When Brad first wrote to remind us that TNB was coming up on its 5th anniversary and suggest that some of us offer our thoughts on this milestone, my response was, verbatim (though not in its entirety), this:

 

My teeth already hurt and nothing has even  been posted yet.  TNB’s syrup cup shall runneth over for that week.

 

So, as is my way, I will resist the temptation to gush, apple-polish, be overly or even overtly complimentary, or to otherwise do what everyone else is doing or what I think everyone will do.

I will try not to contribute to that.  Or maybe I will accidentally contribute to that.

 

Mostly I’m just going to adopt a general trajectory and publish whatever comes out.

 

I’m going to estimate that I’ve known Brad Listi for about six years.  My memory is very bad.  It is a curse that comes along with a personality that does not pay much attention to external detail.  In my fuzzy recollection, there may be a handful of people who frequent this site who I’ve known longer or about as long.

 

Most of these people, including Brad, I know from Myspace.

One day I got a Myspace message from Brad, indicating that he thought I might “maybe” be the kind of writer he was looking for to take part in an experiment.  I remember being slightly offended by his lack of conviction.

 

It’s a little-known fact that I was among the stable of writers at TNB 1.0 when it debuted in 2006.  That I created and maintained the site’s Myspace page, that it was my hand that colored in the blue-shirted, blonde-haired, red balloon-toting colored version of TNB guy and wrote the site’s first ever “About Me” section (It was not good.  I mean, it was cute, but it was not Brad’s awesome manifesto thing that everyone loves that I can’t find to link to).

These facts are little known because A)  people don’t care, and b) if they they do care and if I start talking about it, the conversation eventually leads to where did I go for two years before wandering back?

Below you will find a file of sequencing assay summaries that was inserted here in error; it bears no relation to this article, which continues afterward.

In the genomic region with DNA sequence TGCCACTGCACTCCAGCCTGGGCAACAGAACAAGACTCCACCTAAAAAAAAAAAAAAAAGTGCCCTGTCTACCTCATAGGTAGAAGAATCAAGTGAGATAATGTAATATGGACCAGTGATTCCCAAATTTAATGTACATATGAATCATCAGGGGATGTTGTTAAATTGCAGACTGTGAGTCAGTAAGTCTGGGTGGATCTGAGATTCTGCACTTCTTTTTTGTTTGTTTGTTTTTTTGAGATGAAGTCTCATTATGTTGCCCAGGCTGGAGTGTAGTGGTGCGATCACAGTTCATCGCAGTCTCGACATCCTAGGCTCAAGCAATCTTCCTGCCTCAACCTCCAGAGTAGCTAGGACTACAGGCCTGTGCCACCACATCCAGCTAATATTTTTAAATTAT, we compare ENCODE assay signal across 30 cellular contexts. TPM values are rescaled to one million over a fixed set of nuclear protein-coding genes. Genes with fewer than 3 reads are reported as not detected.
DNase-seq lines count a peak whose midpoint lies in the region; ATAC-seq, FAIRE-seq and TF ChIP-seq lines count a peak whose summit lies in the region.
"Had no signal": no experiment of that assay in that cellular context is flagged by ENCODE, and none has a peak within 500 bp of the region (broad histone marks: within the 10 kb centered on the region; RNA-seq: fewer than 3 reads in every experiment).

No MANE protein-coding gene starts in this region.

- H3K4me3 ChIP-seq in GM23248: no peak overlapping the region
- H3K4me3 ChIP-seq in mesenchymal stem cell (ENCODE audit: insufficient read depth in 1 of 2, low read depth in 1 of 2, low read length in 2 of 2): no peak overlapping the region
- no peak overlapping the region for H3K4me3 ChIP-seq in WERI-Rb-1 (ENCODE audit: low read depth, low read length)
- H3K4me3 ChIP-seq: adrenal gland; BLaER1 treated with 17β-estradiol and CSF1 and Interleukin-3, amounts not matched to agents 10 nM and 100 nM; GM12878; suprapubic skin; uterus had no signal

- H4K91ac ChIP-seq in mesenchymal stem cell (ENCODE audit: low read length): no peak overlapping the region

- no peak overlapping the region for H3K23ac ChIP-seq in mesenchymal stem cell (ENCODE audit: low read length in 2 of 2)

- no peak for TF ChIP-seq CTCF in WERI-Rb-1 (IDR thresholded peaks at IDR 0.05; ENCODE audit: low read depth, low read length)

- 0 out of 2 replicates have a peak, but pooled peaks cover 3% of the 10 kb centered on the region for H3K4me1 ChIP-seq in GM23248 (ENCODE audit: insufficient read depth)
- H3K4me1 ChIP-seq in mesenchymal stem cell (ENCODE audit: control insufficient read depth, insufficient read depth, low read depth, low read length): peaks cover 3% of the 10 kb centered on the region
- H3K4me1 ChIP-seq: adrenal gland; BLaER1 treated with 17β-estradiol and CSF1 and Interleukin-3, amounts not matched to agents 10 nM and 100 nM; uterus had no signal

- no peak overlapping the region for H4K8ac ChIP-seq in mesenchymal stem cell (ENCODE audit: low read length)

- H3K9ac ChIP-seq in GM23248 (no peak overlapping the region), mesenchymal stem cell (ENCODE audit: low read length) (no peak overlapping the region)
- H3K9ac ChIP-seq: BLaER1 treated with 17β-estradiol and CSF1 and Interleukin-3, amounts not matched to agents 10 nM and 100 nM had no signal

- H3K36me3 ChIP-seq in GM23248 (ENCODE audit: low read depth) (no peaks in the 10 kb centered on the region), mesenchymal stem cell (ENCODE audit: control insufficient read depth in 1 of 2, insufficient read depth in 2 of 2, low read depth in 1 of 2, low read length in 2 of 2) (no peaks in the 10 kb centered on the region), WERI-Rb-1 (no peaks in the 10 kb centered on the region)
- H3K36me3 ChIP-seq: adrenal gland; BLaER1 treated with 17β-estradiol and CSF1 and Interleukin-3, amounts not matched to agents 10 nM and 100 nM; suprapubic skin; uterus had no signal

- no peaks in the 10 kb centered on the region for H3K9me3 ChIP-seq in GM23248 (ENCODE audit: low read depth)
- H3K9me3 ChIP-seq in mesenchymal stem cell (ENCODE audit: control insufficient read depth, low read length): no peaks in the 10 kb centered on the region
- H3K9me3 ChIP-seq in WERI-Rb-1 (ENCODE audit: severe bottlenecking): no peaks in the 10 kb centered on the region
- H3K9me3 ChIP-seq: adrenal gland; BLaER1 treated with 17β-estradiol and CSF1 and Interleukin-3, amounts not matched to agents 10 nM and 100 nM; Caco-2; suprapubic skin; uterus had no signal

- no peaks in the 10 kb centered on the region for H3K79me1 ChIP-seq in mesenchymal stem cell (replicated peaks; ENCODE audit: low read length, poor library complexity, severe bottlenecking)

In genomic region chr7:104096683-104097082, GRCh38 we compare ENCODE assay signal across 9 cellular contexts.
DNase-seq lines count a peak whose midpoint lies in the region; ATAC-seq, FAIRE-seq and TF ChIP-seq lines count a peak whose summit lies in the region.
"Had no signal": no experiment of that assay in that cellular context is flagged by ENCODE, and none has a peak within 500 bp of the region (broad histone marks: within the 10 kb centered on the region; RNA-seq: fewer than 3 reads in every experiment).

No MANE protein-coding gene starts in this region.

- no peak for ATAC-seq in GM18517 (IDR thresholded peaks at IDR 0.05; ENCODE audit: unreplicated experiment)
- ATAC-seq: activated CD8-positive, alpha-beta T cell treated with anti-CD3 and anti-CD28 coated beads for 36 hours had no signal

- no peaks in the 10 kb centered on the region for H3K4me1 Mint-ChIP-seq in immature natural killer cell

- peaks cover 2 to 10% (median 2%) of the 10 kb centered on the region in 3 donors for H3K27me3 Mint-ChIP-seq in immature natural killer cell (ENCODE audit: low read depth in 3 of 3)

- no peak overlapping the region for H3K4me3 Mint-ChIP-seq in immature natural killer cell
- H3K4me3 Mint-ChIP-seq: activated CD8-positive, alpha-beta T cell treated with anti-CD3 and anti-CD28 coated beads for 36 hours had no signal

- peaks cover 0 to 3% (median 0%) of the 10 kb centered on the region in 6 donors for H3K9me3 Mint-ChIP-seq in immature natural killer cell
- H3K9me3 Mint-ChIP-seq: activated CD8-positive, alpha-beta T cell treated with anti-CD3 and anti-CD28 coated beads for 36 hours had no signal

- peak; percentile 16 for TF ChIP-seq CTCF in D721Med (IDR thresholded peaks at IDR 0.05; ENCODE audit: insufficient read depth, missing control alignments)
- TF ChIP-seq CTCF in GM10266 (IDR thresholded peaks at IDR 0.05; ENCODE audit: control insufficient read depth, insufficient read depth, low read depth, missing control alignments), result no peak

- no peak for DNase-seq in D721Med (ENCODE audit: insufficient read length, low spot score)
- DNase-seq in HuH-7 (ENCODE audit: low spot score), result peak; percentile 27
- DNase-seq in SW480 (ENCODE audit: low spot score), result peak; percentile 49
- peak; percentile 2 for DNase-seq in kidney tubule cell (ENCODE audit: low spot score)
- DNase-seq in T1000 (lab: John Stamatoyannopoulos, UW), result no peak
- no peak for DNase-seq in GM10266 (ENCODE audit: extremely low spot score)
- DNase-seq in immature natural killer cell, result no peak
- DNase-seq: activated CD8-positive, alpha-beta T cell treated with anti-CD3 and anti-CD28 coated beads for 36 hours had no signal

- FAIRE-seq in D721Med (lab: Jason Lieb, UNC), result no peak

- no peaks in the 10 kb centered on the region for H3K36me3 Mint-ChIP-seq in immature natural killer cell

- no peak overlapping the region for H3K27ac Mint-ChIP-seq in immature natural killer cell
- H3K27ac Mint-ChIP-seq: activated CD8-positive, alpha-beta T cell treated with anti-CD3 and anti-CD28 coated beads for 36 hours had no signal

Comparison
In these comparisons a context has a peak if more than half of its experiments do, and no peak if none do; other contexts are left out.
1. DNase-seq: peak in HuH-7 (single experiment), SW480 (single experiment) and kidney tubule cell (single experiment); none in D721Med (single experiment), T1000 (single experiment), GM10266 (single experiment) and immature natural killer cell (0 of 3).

The answer is, in short:  My inveterate impulse to test people’s limits was already demonstrated, but Brad wasn’t (and really I wasn’t) aware, at that point, quite how far I was willing to go or how little control I really had at the time over my most disagreeable tendencies.  Suffice it to say, if you find me difficult now, it is only because you didn’t know me then.

That is the only explanation I can really give.

And I give it alongside the caveat that I’m glad about it.  Which is different than being proud of it but nothing like being ashamed about it.  I’m glad about it, in part, because of what I’m about to say.

 

 

It’s common to try to romanticize a community.  I have been a member of other communities.

I was a member of a community we called “Crew 244”.

It was mostly just a bunch of drunk kids throwing weekly house parties.

But we did not know, at that time, that was all it was.

The inner, core group of this sometimes expansive social network especially did not know at the time that was what it was.  Or that’s not what it was to us.

I have hundreds of photos like this one of moments we saw fit to immortalize, but none of them are what we really remember.  If we were asked to describe those 2 or 3 years, as I am about to do, we will say very little about specific moments like this one.

I know because we are all still very close.  We talk about what we remember.  We cast our eyes down sometimes.  We shake our heads a lot.  The incredible emotional violence and dysfunction of the stories lurking beneath the surface of these photographs could not be properly articulated in a million years.  But we found (and to some degree still find) safety in it.

The devil you know, as they say.

But the pictures are what we show to people.  They are the moments we talk about in mixed company.  When we reminisce publicly now, or even when we talked about ourselves to others then, we advertised that Crew 244 was an open house, a non-stop party and/or refuge, a place one could feel free to be relaxed, be naked, be drunk, be high, be promiscuous, smoke cigarettes, and take baths fully clothed.  It was possible and normal to  stay up doing these things until 7 am, and anyone, we told everyone, should feel free to stop by for beer and scrambled eggs at noon.  Free to be you and me.  Come as you are.  We will accept you.  No matter what.

This kind of community and communality existed nowhere else, we were sure.  Sometimes those of us who were “inner circle” but didn’t live at the house didn’t go home for days.  And this free wheeling, carefree communal picture was, to some degree, how it actually was.  Sort of.  Mostly.  That’s how it was if you didn’t hang around too much for too long or get too involved.  If you wanted to do that, then Crew 244 would have its pound–or 6–of flesh.